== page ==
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Publication numberUS4144064 A
Publication typeGrant
Application numberUS 05/836,412
Publication dateMar 13, 1979
Filing dateSep 26, 1977
Priority dateSep 26, 1977
Publication number05836412, 836412, US 4144064 A, US 4144064A, US-A-4144064, US4144064 A, US4144064A
InventorsLeon L. Vermeulen, Ludovicus M. Mertens
Original AssigneeAgfa-Gevaert N.V.
Export CitationBiBTeX, EndNote, RefMan
External Links: USPTO, USPTO Assignment, Espacenet
Photographic material for use in the silver complex diffusion transfer process
US 4144064 A
Abstract
A photographic material for reproduction especially of continuous tone originals by the silver complex diffusion transfer process comprising in order:
(1) a silver halide emulsion layer,
(2) a layer reflecting white light having a dry coating weight in the range of 5 g/sq.m to 20 g/sq.m and dispersed in an organic hydrophilic colloid binder white inorganic pigment particles in such an amount that such layer has a diffuse transmission density of 0.30 to 0.50 and a reflection density of 0.15 to 0.20,
(3) a subbing layer,
(4) a hydrophobic transparent film support,
(5) a subbing layer, and
(6) an antihalation layer having a dry coating weight in the range of 4 g/sq.m to 15 g/sq.m and containing dispersed in an organic hydrophilic colloid binder a non-bleachable black antihalation material in such an amount that such layer has a diffuse transmission density of at least 2.
Images(3)
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Claims(3)
We claim:
1. A process for the production of halftone images of an original, which process comprises the steps of:
1. photographically exposing to a light-image which is a line or screened image of the original, a photographic material comprising in order:
(1) a silver halide emulsion layer,
(2) a layer reflecting white light having a dry coating weight in the range of 5 g/sq.m to 20 g/sq.m and containing in an organic hydrophilic colloid binder white inorganic pigment particles in such an amount that said layer has a diffuse transmission density of 0.30 to 0.50 and a reflection density of 0.15 to 0.20,
(3) a subbing layer,
(4) a hydrophobic transparent film support,
(5) a subbing layer, and
(6) an antihalation layer having a dry coating weight in the range of 4 g/sq.m to 15 g/sq.m and containing dispersed in an organic hydrophilic colloid binder a non-bleachable black antihalation substance in such an amount that said layer has a diffuse transmission density of at least 2, said exposure being in the direction of the side of the material carrying the silver halide emulsion layer,
2. bringing the emulsion layer side of the exposed photographic material in contact with an image-receiving layer containing developing nuclei of an image receptor material in the presence of an aqueous alkaline liquid that makes the development of the exposed silver halide take place and of a silver halide complexing agent to effect the transfer by diffusion of silver halide complexes from the photographic material into the image-receiving layer to form a visible silver image therein, and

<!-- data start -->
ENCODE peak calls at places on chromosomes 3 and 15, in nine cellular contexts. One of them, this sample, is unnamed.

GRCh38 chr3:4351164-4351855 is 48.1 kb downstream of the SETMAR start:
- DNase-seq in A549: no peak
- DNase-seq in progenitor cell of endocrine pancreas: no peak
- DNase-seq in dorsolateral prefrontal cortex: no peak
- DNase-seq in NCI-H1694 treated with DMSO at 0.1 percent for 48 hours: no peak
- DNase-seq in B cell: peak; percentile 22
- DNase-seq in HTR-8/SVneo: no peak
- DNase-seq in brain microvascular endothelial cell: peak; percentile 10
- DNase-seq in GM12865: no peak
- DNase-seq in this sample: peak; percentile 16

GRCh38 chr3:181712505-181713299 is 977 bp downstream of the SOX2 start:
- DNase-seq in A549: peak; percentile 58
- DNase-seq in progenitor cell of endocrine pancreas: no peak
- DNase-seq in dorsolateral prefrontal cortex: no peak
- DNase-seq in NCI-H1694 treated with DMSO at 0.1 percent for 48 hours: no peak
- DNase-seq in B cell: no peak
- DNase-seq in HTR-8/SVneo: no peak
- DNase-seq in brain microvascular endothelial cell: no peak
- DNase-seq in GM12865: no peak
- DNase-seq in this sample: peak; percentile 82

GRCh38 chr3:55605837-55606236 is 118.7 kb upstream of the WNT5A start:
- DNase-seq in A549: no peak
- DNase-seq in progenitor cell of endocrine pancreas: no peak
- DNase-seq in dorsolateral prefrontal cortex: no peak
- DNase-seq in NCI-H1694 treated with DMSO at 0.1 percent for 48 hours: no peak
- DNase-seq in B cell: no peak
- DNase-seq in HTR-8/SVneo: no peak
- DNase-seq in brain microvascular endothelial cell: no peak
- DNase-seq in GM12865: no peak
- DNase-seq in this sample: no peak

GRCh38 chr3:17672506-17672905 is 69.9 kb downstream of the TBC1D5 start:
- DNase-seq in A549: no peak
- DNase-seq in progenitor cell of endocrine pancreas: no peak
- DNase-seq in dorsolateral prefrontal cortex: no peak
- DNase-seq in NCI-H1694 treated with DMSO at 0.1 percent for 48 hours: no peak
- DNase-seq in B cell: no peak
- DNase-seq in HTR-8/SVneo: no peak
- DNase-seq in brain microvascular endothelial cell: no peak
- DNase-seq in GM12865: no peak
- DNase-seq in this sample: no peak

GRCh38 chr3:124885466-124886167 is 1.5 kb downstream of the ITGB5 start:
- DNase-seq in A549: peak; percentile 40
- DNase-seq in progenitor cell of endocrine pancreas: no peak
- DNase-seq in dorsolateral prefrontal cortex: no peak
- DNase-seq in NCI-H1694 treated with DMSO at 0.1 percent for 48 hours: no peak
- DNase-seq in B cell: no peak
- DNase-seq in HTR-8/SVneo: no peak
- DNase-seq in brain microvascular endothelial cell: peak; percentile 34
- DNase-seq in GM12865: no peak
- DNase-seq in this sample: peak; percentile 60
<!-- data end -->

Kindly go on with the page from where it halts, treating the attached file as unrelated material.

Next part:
3. separating the exposed photographic material from the image receptor material.
2. A process according to claim 1, wherein the exposure proceeds through a contact screen and a continuous tone original.
3. A process according to claim 1, wherein the photographic material comprises a direct-positive silver halide emulsion layer with fogged silver halide grains.
Description

The present invention relates to a photographic material suitable for use in the silver complex diffusion transfer (DTR) process.

In photomechanical colour reproduction the information content of the coloured original is split up into colour separations, which are used to prepare the proper intermediate prints that serve as exposure modulators in the exposure of the photosensitive resist composition of the printing forms.

The light-sensitive material used in the production of these colour separations is commonly a panchromatic silver halide emlusion material. An essential step in the photomechanical reproduction process is the screening of the separations to transform the tone values of a continous tone record in a variety of black dots, whose area is related to the continuous tone value.

As is known to those skilled in the art, screened separations are used in the exposure of a photoresist material to produce halftone printing plates, which are used to print with a cyan, magenta, yellow and optionally black ink respectively.

Simplified methods for screening continuous tone images have become available. These methods involve the use of socalled contact screens. Such screens are used to produce screened positives from continuous tone negatives but are likewise used for the preparation of direct screen separations from colour transparencies. Years ago, the production of direct screen separations was not much used in practice for the main reason that it has not been possible to obtain sufficiently good tone rendition and colour saturation. Nowadays direct halftone colour separations are made on panchromatic lith-films with recommended colour separation filters (see Ewald Fred Noemer, The Handbook of Modern Halftone Photography (1965) published by Perfect-Graphic-Arts Supply Company P.O. Box 62 Demarest, N.Y. 07627, page 94).